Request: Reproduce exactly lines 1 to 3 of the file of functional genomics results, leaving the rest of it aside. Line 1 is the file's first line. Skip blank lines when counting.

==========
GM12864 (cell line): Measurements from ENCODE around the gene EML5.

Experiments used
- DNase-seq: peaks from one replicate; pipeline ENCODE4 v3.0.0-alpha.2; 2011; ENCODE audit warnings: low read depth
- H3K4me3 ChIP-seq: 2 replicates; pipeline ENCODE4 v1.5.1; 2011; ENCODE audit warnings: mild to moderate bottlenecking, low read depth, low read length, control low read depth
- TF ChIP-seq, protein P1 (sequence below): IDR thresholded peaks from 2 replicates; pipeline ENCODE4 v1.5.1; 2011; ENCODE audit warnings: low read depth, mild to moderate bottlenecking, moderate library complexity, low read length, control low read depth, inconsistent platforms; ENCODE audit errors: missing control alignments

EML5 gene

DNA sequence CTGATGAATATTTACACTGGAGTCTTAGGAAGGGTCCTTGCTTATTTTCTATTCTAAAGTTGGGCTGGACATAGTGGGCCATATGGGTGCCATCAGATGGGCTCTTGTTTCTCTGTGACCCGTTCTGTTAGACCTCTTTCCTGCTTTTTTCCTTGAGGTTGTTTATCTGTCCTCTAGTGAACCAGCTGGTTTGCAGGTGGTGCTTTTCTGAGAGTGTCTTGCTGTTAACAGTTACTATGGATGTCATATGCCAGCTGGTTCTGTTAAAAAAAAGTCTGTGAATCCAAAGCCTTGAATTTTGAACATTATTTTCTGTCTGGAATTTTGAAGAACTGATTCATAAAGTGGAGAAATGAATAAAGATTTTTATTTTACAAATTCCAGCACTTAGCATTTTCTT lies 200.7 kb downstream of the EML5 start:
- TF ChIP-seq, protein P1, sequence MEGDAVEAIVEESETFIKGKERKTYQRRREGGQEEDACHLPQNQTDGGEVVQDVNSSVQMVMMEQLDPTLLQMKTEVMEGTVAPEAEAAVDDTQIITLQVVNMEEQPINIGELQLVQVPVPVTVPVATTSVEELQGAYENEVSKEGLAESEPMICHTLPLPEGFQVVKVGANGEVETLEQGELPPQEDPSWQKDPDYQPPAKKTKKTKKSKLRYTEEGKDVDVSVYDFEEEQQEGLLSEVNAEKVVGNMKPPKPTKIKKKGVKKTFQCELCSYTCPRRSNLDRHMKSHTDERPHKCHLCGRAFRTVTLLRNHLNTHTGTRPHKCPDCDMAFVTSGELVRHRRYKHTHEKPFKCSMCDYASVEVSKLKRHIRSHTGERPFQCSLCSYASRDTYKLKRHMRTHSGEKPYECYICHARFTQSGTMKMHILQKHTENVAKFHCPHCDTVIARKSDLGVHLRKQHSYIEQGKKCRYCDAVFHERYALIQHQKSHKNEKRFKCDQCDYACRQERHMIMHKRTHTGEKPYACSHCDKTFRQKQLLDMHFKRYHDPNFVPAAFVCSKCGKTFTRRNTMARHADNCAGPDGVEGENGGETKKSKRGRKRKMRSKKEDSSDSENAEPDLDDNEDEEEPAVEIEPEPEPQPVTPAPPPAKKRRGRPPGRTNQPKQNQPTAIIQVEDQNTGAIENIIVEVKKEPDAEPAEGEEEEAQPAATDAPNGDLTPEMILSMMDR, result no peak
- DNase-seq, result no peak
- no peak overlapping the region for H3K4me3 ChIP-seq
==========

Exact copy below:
GM12864 (cell line): Measurements from ENCODE around the gene EML5.

Experiments used
- DNase-seq: peaks from one replicate; pipeline ENCODE4 v3.0.0-alpha.2; 2011; ENCODE audit warnings: low read depth